Respecting Cultural Differences
Avoiding Cultural Bias
Uphold all students to a high standard regardless of their Ehnic or cultural background.
Develope a knowledge &understanding of all students home culture in order to better their behavior in and out of the classroom
Decorate the classroom to reflect to reflect varrious cultures .
Treat every student with respect and appreciate their differences
Pay attention to language patterns use, use neutral language .
Group the students into cooperative learning groups .
Graphic Organization for Multicultural Education The United States is by far one of the most culturally diverse countries in the world, because of this, the cultural and ethnic makeup of schools in the United States continues to become more and more diverse on an almost daily basis. Because of the growth in diversity, school e now realize the need as well as the importance of providing a multicultural education to their students .Multicultural education, in the most general sense, is an approach to teaching that values diversity in the classroom diversity in content, as well as methods, perspectives, educators, students, and cultures. For the teacher, it means accepting and embracing the cultural diversity of the students, as a way of encouraging and fostering the personal as well as academic growth of the pupil. Multicultural education focuses on two basic concepts for providing education in classroom consisting of students belonging to varied cultures. The first point multicultural education stresses is respecting cultural differences while imparting education. Considering the skills and capacities of students and then uphold all
students to a high standard regardless of what their ethnic or cultural background is Students will learn more if they are challenged. If a teacher is able to look at the individual skills of each student individually and is able to hold them as being accountable while showing an unwillingness to dismiss or avoid lowering their standards because of their cultural background, students tend to do more when expected to do more. As an educator in a multicultural setting, it is important that clear expectations be spelled out in such a way that the student understands what the teacher expects from them. This can be done by teaching lessons on classroom behavior. Developing students to expect to achieve at a high level will encourage the students and instill confidence. Students learn more when they are challenged by teachers who have high expectations for them, encourage them to identify problems, involve them in collaborative activities, and accelerate their learning (Burris & Welner,). The next step to me being able to respect cultural differences would be for me to develop a knowledge &understanding of all students home culture in order to better their behavior in and out of the classroom .By learning about the background of students this will help an educator to understand why students may have certain tendencies ad it will also help the teacher to be able to relate to the student .This can be done any many different ways it may require additional reading , a home visit to meet with the parents of the student. As an educator you may be able to visit with community leaders to gain further insight to gain a better understanding of a culture that you may not be familiar with. By gaining knowledge of the culture students will help you to understand why some parents may take different roles in the academic process. In some cultures the parents may be very active in the process of education while another culture the parents may not take on an active role. In both of the listed scenarios the educator would be required to treat each student differently .By taking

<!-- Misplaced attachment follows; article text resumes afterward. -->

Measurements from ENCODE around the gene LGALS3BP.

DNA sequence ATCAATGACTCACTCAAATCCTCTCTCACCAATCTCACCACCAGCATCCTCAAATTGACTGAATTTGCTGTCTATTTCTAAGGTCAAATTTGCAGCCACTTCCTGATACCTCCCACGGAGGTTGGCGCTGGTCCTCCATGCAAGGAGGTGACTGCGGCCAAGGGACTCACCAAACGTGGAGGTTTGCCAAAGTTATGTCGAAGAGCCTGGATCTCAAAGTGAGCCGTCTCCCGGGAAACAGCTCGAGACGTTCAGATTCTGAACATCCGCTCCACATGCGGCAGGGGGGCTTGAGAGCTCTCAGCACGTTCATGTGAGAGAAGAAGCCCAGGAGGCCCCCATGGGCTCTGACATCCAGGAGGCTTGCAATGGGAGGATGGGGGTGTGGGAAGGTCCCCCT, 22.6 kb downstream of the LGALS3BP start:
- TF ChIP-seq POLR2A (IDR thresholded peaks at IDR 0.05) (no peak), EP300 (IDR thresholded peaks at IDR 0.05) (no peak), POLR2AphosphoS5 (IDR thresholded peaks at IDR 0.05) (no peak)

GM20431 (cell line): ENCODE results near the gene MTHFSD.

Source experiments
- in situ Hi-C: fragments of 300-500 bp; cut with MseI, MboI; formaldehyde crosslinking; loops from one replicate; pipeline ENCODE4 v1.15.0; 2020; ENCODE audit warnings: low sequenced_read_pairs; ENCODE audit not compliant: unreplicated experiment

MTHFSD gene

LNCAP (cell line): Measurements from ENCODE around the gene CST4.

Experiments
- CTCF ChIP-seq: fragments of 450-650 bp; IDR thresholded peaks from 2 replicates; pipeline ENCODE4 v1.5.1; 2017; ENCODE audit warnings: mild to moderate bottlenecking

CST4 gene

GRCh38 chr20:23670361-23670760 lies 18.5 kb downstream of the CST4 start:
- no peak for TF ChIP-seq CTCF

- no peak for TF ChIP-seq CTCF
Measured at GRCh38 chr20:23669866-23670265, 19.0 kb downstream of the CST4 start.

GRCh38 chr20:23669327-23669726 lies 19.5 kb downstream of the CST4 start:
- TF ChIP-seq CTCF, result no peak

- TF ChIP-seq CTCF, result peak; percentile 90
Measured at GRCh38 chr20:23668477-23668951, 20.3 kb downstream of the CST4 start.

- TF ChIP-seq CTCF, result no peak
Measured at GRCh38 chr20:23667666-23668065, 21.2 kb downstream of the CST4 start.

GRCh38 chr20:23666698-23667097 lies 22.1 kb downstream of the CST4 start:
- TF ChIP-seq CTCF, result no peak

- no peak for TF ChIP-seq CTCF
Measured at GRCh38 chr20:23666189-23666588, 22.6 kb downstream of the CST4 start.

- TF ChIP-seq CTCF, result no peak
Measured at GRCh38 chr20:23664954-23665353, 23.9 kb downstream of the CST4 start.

time to learn and understand the culture of students you will learn maybe certain terms have different meaning and this will help in the lesson preparation for the teacher. Being...
References: Ameny-Dixon, G. M. (2002). Why Multicultural Education Is More Important In Higher Education Now Than Ever: A Global Perspective. McNeese State University.
Au, 1980; Au & Jordan, 1981; Au & Mason, 1981;
Banks, J. (2008) an Introduction to Multicultural Education. Pearson, Allen-Bacon.
Burris, C.C, & Welner, K. G. (2005, November). Closing the achievement gap by betracking Phi Delta Kappa, 86(8), 594–598.
Davidman, L., & Davidman, P. (1997). Teaching with a multicultural perspective: A
Practical guide (2nd ed.). New York: Longman.
Hobel, A. (1966). Anthropology: the study of man. McGraw-Hill.
Kincheloe, J. and Steinberg, S. (1997). Changing Multiculturalism. London: Open University Press.
Please join StudyMode to read the full document